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(Think Progress)   Fantasy: Well, thank goodness we Americans are safe from that whole horsemeat scandal. Reality: Our beef is way more disgusting than any European meat, horse or otherwise   (thinkprogress.org) divider line 216
    More: Sad, Americans, Europeans, product recall, e. coli outbreak, foodborne illnesses, developed country, the Burger King, scandals  
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13554 clicks; posted to Main » on 20 Feb 2013 at 6:16 PM (1 year ago)   |  Favorite    |   share:  Share on Twitter share via Email Share on Facebook   more»



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2013-02-21 01:28:05 AM

demaL-demaL-yeH: LadyBelgara: Yeah, I guess you could say I have an axe to grind.

That, and it's Rodeo Week, er, Fiesta de los Vaqueros.

/It snowed today.
//Really.
///We miss you: Come home and drive away some of the $%^&ing snowbirds.


Holy crap, it snowed in Tucson?  Has it already been seven years since the last snow?  Driving must have been buckets of fun...
 
2013-02-21 04:15:29 AM

OscarTamerz: It's incredibly easy to sterilize meat with gamma rays which is how many things from spices  to drugs to medical supplies are sterilized.  The whackos stop this from being done because it's scary radiation and the deaths from food infections exceed gun murders every year.  And just so the vegans don't feel smug the food borne infections from fruits and vegetables exceed the food borne infections from meat every year too.  Better fry up that salad if you want it to be actually healthy.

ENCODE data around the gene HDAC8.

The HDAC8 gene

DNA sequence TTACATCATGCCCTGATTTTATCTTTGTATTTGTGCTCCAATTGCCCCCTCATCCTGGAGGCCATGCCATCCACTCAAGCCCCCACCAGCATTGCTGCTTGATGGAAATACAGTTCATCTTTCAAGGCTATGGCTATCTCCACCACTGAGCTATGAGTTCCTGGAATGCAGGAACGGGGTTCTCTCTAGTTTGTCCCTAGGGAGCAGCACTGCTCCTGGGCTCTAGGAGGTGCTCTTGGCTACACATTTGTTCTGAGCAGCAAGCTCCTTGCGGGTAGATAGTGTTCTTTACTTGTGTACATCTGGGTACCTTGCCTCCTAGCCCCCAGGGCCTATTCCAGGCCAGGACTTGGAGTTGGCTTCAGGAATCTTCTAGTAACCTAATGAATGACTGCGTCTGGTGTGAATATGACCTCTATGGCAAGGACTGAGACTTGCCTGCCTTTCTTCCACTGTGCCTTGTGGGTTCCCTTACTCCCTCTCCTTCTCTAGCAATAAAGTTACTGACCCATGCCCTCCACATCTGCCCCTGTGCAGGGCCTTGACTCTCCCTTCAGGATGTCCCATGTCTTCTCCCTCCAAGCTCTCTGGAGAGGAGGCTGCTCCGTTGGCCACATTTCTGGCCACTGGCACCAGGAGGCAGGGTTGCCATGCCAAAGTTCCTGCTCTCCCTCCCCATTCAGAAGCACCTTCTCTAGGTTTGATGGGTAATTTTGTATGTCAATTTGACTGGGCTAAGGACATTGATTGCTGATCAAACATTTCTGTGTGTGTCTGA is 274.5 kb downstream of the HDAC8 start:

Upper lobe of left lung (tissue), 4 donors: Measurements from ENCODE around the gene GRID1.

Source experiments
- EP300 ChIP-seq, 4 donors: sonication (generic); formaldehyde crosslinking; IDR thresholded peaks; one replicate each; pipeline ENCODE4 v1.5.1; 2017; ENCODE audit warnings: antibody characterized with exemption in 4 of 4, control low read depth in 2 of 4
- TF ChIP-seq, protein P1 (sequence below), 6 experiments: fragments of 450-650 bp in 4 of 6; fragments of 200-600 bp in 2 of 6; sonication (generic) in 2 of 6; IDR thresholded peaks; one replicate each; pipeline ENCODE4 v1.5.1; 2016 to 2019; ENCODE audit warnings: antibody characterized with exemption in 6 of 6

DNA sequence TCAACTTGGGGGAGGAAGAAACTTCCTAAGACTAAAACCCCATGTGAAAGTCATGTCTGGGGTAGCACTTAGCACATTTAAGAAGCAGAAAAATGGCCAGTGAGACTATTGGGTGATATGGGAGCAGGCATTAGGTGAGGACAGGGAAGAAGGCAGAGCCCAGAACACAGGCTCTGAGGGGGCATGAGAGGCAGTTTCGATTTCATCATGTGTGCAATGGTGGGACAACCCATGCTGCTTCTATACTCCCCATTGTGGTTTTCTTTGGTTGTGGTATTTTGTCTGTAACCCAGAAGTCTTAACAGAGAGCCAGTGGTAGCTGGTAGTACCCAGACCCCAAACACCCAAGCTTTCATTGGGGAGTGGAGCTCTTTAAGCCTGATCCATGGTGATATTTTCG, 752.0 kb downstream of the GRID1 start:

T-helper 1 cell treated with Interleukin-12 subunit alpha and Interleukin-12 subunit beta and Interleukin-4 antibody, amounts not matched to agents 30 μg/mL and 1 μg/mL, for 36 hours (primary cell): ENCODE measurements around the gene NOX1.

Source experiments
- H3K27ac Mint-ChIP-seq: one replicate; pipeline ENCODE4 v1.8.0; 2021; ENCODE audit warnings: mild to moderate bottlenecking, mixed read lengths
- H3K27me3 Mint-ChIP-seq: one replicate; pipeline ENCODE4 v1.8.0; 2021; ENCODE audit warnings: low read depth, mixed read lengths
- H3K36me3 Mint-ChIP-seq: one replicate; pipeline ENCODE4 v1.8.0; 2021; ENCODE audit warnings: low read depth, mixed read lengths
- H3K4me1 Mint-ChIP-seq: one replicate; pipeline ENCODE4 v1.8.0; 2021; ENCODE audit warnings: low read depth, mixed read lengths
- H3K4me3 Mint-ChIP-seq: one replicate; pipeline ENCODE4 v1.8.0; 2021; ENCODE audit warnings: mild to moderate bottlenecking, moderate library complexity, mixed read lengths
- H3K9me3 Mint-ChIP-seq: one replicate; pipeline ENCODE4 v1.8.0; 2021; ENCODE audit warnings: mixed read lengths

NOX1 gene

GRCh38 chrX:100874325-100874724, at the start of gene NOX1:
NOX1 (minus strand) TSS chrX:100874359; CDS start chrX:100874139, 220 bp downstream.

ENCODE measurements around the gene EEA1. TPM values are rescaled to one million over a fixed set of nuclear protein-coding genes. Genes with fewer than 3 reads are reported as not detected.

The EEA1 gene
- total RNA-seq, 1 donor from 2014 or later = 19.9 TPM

I have known folks with gamma ray access who regularly irradiate their produce. It's fine. Apparently *great* esp for shelf life of berries. However I don't trust the current FDA, USDA, OSHA, whatever to make sure slaughter house workers can manage it safety when those probably same workers aren't safe in their slaughter house day to day work.
 
2013-02-21 04:28:10 AM

Tax Boy: I can go to the grocery store at 8pm on Sunday.


So can I, so what?
 
2013-02-21 05:52:27 AM
They can have my horse meat when they pry it from my cold, dead hands. Uh, wait...
 
2013-02-21 06:19:50 AM

doglover: fark off, subby. Horse is good. Eurpope's just uptight.


They eat horse all over Europe, intentionally.
 
2013-02-21 06:28:46 AM
Whoever wrote the article is either an idiot or simply engaging in silly propaganda.  The EFSA numbers only include illnesses from identifiable outbreaks.  The CDC numbers are gross i.e. include people cooking at home who don't know how to clean a cutting board.  There's a world of difference and anyone who thinks there's only 45K food related illnesses in the EU yearly is a complete moron.  There were over 50 deaths in just one country from just one outbreak last year.  Also the EFSA admits its estimates are probably extremely conservative, particularly with regard to Eastern European countries.

Fact is the EU and the US both are places with reasonably safe food supplies compared to the developing world.  Use basic hygiene in the kitchen and your risks remain pretty low.
 
2013-02-21 06:35:13 AM

Egalitarian: ehh I'm not too appalled at the thought of eating horse meat, but it sounds like the horse meat trade treats them rather poorly.

be nice to the animals I'm about to eat, dammit!


no.
protein is protein.
seriously
 
PRS
2013-02-21 07:05:51 AM